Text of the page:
We can definitively say the medical properties of cannabis are not new discoveries; what is new is the scientific understanding of that which patients had been saying for years: herbal cannabis relieved their symptoms better than Marinol. This is the entourage effect, the phenomenon whereby multiple cannabinoids working in concert have a synergistic effect that is superior to using one of them alone. Described by Ethan Russo in 2011, this explains why when pharmaceutical companies tried to follow their normal way of working, by extracting the single active ingredient (e.g. extract Salicylic acid from willow bark, brand it as Aspirin and sell that on), the process didn’t work for cannabis. With cannabis capable of producing at least 144 cannabinoids, and the six or so that have undergone clinical testing showing medical benefit, there is no feasible way of taking all the different permutations through randomised controlled trials as is normally done with new medicines. With so much potential, this creates a huge incentive for companies to experiment with R&D and this incentive aligns with a changed attitude to cannabis from its historically strongest prohibitionist, the USA.
In 2016, former US President Barack Obama announced that cannabis should be treated ‘as a public-health issue, the same way we do with cigarettes or alcohol’. This highlights what is hopefully the beginning of the end for America’s zeal in criminalising cannabis users. While Obama was not the first president to have consumed cannabis (he may have been the first to inhale), he was the first to acknowledge that Nixon’s war on drugs was not working, his drug czar calling it ‘unhelpful’. In fact, America’s marginalisation of cannabis users predates Nixon and has its roots in political goals rather than medical concerns.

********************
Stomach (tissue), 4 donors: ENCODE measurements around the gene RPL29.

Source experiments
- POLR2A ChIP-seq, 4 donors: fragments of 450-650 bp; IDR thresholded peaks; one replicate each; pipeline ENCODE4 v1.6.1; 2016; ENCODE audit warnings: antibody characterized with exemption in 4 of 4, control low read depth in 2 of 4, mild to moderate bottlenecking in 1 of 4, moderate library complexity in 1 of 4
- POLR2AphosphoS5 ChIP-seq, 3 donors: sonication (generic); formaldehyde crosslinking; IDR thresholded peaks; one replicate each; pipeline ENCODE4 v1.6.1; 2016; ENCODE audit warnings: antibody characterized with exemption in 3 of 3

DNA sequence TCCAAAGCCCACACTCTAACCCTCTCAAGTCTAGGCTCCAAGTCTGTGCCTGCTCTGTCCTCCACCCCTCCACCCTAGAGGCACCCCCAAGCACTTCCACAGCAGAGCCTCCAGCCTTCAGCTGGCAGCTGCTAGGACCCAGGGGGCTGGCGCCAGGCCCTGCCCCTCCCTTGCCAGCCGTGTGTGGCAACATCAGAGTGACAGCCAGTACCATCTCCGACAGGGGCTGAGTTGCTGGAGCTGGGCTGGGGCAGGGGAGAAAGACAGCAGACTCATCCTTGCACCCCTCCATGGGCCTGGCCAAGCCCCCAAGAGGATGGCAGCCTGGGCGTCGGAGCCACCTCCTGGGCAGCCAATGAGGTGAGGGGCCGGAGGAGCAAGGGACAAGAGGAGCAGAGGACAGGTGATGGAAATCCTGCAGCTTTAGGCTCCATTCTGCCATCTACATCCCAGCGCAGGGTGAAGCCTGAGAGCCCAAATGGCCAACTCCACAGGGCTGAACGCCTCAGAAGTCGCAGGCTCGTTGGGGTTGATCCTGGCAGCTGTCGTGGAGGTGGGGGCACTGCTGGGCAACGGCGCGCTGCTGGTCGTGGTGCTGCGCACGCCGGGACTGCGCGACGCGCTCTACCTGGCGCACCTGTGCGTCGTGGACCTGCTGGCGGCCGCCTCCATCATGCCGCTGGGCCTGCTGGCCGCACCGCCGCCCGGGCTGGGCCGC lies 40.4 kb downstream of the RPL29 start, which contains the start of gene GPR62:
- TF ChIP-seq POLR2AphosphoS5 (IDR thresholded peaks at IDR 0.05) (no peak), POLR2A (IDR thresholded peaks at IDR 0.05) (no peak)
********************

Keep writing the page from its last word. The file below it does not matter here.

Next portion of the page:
There are competing theories as to why cannabis was proscribed in this era, some more conspiratorially minded folk point to industrialised nations seeking to criminalise raw inputs for pharmaceuticals so that their cocaine and morphine sales would be stronger. Whatever the reason, the US led the global community into banning cannabis under the Single Convention on Narcotic Drugs in 1961 (although it is interesting to note that other countries, such as Egypt, were even more eager to ban it). The UK actually resisted taking definitive action against cannabis until Nixon’s government pressured them into including it in the misuse of Drugs Act of 1971. Since the Obama era, specifically his second term, world leaders haven’t felt as much pressure from the US to keep cannabis as tightly controlled and one can see that in the rise of countries that allow medicinal cannabis from 2012 to now.
In regions where medical cannabis has been allowed, popular sentiment shifts towards allowing recreational or adult use. People see that the sky hasn’t fallen in, Trudeau-esque arguments to keep cannabis out of the hands of organised crime and children ring true, and most importantly citizens begin to question why they shouldn’t bring a huge black market into the tax base. It is these adult-use sales figures that have politicians, investors and entrepreneurs excited. In Canada, cannabis sales are expected to top $7 billion in 2019. Yes, these figures are high, but when one looks at the market capitalisation of Canadian companies, which has sat over $100 billion for some time, now we see that the market, at least, expects a global profusion of cannabis sales and companies are rising to provide them.
In the next post in this series, we will explore some of the companies in this ecosystem, the industries that will be disrupted and the drivers of success for players in this market.